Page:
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Say Hello to POLYRO, The Friendly Open Source Robot

Tim Payne, the creator of the bipedal humanoid PROTO-2, has developed an open source robot that can be built on a budget.  It’s called POLYRO (oPen sOurce friendLY RObot), and makes extensive use of Willow Garage’s TurtleBot as its mobile base.  TurtleBot takes advantage of low-cost components like the iRobot Create and Microsoft Kinect sensor, allowing it to autonomously map and navigate its environment.  What POLYRO brings to the table is some much needed personality; primarily designed for human-robot interaction, it has a humanoid upper body.

POLYRO stands 99cm (3’3″) tall and weighs 8.6kg (19.5 lbs) without its netbook.  Its two arms have three degrees of freedom apiece, its head nods, and its stereoscopic eyes can blink.  It uses a total of 11 Robotis Dynamixel servos in its current design, 2 USB webcams for eyes, and a netbook PC running Linux, but together with all the miscellaneous parts it still adds up to less than $2,000.

If university labs are looking for an inexpensive robot with plenty of potential for HRI studies, this may be the perfect solution, especially with ROS being all the rage.  And Tim is hoping people will get involved with the project to help expand its capabilities, such as adding face recognition.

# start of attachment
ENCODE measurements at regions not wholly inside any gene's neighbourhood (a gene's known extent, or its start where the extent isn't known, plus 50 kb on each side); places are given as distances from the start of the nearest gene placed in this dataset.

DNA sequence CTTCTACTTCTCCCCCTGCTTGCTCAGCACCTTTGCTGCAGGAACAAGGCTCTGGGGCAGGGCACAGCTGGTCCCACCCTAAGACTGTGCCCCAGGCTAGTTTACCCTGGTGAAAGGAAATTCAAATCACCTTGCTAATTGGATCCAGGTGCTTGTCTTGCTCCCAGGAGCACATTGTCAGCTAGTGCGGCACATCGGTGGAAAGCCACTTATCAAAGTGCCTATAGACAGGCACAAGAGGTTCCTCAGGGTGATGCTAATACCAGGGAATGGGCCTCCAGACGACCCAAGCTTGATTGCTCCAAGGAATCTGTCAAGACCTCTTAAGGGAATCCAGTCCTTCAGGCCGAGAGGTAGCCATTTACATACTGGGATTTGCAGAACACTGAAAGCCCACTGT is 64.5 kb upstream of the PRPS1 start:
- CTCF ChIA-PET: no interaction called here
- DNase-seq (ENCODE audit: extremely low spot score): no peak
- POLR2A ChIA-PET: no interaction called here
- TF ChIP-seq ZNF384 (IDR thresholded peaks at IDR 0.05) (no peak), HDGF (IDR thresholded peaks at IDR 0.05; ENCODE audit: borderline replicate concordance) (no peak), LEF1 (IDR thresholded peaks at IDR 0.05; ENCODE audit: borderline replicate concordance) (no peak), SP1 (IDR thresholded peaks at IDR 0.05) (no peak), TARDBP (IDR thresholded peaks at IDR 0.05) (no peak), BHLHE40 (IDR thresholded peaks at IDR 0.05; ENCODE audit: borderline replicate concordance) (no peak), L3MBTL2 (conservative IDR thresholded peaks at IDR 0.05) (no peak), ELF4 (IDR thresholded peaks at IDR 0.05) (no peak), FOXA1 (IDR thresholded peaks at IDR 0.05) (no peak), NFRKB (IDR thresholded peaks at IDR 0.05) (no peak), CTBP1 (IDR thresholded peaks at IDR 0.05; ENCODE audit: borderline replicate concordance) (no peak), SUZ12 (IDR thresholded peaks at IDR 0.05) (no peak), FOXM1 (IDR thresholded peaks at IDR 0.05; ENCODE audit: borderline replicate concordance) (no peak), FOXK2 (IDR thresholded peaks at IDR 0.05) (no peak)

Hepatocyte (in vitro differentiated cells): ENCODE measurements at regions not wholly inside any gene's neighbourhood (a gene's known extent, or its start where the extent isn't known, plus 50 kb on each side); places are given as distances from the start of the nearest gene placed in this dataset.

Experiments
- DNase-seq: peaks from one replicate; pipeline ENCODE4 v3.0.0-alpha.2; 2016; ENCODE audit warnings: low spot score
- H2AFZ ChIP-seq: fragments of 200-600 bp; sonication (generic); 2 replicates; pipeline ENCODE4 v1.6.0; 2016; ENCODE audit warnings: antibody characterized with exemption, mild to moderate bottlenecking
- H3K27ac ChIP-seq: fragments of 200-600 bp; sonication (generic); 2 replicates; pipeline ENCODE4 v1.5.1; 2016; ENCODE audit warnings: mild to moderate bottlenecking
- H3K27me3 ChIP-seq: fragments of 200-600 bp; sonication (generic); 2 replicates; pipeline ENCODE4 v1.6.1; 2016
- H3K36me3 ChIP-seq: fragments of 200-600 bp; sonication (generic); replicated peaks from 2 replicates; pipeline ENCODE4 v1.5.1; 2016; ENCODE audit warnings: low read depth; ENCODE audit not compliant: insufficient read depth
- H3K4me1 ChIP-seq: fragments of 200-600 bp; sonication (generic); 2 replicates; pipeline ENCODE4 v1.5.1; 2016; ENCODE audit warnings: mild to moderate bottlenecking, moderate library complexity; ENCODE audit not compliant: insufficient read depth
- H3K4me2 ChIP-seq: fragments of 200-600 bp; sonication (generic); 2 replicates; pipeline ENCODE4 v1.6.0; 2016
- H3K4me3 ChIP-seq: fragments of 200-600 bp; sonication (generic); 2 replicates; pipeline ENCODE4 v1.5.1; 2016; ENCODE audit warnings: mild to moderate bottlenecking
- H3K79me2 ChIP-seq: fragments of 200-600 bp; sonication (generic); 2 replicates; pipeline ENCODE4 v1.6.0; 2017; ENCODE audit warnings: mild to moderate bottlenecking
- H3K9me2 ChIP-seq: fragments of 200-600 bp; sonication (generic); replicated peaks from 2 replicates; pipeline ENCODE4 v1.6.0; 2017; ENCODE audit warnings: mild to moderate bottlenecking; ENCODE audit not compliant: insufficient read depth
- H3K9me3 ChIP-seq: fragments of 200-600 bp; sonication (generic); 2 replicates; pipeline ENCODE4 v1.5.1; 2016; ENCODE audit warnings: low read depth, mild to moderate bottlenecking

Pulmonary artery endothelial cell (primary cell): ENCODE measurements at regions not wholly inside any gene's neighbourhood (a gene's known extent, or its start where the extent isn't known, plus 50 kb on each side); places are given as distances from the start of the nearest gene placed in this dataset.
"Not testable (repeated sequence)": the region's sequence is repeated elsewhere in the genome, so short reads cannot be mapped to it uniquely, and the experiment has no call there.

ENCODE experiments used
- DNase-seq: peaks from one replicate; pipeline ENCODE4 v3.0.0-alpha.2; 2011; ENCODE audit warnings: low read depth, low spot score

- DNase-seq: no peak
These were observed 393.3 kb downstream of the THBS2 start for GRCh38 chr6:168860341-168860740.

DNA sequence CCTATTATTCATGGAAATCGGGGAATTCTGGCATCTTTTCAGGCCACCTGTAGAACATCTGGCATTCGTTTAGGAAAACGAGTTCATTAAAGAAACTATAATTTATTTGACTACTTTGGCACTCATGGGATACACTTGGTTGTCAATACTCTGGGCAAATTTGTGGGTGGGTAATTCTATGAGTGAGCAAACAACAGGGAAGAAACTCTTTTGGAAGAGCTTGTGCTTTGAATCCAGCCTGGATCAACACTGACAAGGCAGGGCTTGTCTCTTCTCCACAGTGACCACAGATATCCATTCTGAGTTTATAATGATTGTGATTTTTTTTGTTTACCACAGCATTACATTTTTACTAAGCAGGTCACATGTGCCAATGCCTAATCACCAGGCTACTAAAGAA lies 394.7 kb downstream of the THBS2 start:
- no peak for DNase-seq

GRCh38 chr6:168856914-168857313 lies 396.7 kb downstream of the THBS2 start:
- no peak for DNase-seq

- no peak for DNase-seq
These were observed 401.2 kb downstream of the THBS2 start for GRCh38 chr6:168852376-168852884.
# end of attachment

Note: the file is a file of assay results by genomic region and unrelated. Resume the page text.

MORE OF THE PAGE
“I am working on a website and will eventually create a dedicated ROS page for the POLYRO project. If anyone is interested in working with me to develop applications for POLYRO, please feel free to contact me. In the second prototype, I will add additional degrees of freedom to the neck, arms and head. I will also try to make improvements to the original design. I look forward to seeing modifications to POLYRO and I appreciate any input that you may have.”

The additional degrees of freedom will create more expressive gestures, and additions like speakers and microphones would allow it to use speech recognition and synthesis.  It could, for example, serve as a guide robot around university campuses.  In the meantime, you can find extensive documentation at his Instructables post.  It sort of reminds me of ATR’s Robovie-R2 platform, albeit much, much cheaper.  From a quick scan of the other robot projects at Instructables, POLYRO is clearly the best, so don’t forget to vote it for the MakerBot Challenge while you’re there!  You can also read our Q&A with Tim about his biped PROTO-2 here.

[POLYRO @ Instructables] Thanks, Tim!


Image credit:
Tim Payne